And to Think, We Could Have Been Talking About Hydrangeas

I sat down to write a post about hydrangeas and the way that flowers mean different things depending on the cultural lens that views them.

As it turns out, we’ll just be talking about stinkweeds.

In particular, a type of blooming stinker that’s growing Internationally, in the form of a new telephone scam. A cousin alerted me to this via e-mail after receiving one of the scammers’ calls this week. The caller identified himself as a representative of “Windows Operating System” calling to investigate a potential hacking of my cousin’s computer, which Windows discovered because the computer was being used to send viruses across the Internet.

“Which one?” my cousin asked, “The laptop or the desktop?”

After a brief pause, the representative said, “The laptop.”

All very well, except that said laptop does not exist outside my cousin’s imagination.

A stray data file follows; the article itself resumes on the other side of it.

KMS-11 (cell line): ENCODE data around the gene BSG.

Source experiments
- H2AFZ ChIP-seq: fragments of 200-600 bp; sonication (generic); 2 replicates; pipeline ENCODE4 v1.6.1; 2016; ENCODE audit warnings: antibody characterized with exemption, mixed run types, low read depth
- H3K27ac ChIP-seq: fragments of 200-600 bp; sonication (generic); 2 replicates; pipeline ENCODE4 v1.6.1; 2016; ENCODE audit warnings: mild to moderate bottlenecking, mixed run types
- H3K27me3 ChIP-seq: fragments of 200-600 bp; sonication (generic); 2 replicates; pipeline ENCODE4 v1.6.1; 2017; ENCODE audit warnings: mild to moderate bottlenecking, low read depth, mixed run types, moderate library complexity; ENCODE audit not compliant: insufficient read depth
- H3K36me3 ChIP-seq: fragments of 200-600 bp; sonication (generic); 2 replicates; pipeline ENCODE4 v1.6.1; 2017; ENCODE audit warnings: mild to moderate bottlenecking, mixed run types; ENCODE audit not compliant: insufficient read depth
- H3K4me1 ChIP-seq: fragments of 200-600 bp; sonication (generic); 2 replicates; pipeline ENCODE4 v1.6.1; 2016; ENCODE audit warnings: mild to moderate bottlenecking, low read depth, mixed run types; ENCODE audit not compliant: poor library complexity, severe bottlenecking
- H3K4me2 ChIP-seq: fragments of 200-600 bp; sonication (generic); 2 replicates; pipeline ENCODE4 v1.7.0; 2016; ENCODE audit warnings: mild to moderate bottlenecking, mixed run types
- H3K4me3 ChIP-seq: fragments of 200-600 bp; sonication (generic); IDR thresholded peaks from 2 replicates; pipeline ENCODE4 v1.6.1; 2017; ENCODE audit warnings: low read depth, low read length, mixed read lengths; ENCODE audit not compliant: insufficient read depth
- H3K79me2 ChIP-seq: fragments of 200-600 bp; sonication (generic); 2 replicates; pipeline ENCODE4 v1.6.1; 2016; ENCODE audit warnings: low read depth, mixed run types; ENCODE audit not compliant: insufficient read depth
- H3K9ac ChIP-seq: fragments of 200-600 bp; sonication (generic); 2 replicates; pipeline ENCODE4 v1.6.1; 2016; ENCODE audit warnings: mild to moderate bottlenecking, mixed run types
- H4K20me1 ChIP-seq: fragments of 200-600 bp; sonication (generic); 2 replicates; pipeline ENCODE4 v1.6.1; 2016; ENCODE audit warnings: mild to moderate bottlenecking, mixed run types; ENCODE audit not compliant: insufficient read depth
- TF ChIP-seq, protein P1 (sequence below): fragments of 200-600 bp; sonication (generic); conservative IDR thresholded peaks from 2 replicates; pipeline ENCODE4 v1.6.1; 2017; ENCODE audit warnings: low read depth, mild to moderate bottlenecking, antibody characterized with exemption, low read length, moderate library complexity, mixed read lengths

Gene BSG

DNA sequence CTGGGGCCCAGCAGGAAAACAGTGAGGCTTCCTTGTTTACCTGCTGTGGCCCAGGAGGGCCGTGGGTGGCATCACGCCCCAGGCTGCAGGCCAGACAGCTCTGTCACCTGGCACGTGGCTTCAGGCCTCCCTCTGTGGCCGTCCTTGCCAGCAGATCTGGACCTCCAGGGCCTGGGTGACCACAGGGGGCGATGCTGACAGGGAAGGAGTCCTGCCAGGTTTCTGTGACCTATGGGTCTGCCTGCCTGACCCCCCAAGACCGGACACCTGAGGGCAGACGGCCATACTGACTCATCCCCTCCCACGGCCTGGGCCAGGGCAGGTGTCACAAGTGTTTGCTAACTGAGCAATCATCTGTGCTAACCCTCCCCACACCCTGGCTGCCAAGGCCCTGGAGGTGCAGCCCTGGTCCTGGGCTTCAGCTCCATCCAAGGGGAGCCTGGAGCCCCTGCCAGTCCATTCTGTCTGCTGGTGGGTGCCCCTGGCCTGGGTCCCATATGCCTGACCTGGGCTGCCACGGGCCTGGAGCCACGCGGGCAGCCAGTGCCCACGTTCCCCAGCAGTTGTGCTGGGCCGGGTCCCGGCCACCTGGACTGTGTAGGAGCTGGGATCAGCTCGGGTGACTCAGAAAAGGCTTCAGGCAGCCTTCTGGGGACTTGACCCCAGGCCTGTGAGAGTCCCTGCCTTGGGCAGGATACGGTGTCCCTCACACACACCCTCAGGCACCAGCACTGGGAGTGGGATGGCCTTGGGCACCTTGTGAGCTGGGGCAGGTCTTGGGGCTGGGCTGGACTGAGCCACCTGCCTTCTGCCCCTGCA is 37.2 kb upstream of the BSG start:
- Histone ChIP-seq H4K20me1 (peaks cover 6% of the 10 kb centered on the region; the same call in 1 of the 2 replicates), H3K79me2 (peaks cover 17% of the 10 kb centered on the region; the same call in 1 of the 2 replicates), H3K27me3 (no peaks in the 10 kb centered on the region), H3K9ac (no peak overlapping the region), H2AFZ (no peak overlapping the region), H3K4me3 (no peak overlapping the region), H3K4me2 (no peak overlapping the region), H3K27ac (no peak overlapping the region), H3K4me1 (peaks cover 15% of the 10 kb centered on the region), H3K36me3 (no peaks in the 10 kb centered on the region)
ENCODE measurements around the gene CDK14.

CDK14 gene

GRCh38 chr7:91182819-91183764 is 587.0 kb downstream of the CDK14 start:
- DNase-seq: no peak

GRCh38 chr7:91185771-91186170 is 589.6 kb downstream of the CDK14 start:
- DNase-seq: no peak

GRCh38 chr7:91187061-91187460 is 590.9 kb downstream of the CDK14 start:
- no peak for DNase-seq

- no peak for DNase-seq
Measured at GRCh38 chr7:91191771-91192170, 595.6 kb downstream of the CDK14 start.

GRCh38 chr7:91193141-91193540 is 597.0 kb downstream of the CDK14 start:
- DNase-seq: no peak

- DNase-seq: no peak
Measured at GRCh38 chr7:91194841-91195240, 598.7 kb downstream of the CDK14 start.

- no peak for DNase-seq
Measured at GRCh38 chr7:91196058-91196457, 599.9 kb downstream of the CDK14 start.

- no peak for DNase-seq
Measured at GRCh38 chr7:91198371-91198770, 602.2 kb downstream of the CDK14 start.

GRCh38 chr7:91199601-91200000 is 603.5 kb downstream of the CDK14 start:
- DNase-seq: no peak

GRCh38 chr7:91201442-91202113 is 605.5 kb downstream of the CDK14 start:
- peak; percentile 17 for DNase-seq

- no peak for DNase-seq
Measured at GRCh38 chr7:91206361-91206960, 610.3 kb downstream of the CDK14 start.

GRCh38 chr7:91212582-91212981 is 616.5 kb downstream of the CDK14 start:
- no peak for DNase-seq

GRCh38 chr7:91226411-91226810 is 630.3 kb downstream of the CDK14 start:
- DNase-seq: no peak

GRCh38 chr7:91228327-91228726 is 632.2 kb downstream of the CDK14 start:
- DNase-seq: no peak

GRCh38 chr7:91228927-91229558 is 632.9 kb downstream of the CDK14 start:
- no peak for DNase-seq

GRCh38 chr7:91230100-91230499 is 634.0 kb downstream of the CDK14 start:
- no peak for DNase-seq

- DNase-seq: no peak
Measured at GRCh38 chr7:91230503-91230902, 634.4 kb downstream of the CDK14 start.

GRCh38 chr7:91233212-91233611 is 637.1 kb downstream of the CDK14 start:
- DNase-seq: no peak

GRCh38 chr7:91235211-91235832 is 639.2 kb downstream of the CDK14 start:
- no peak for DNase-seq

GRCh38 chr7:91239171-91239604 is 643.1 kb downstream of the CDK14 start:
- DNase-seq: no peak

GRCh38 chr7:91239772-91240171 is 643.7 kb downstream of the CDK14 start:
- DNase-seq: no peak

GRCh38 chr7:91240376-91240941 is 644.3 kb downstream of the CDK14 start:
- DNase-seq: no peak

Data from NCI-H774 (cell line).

“Hmm, that’s bad. Can you tell me which I.P. address the computer was using to send the viruses out?”

“I’m afraid not,” Mr. Sincere Representative replied. “That’s confidential information under International law.”

The scammers then request remote access to the computer in order to “fix the problem” and/or credit card information to pay for “Windows upgrades” required to prevent future hacking of the machine. My cousin decided his fictitious laptop probably didn’t need any further assistance (it has the best imaginary virus protection software known to man) and proceeded to give Mr. Helpful Windows Scammer a taste of his own medicine by drawing the conversation out and then busting his chops when the wicked truth came to light.

(Note to the wise: my cousin is awesome. Note to scammers…after he’s done with you, I’ll make it public. You’ve been warned.)

Please don’t give your credit card information to random strangers who call you on the phone. Or come to your office. Or live in your house. (The last one may well be the most important. I’m just saying.)

And if someone claims to be calling directly from Microsoft, feel free to disregard. You’re more likely to get an unsolicited call from the plumber offering to replace your pipes for free.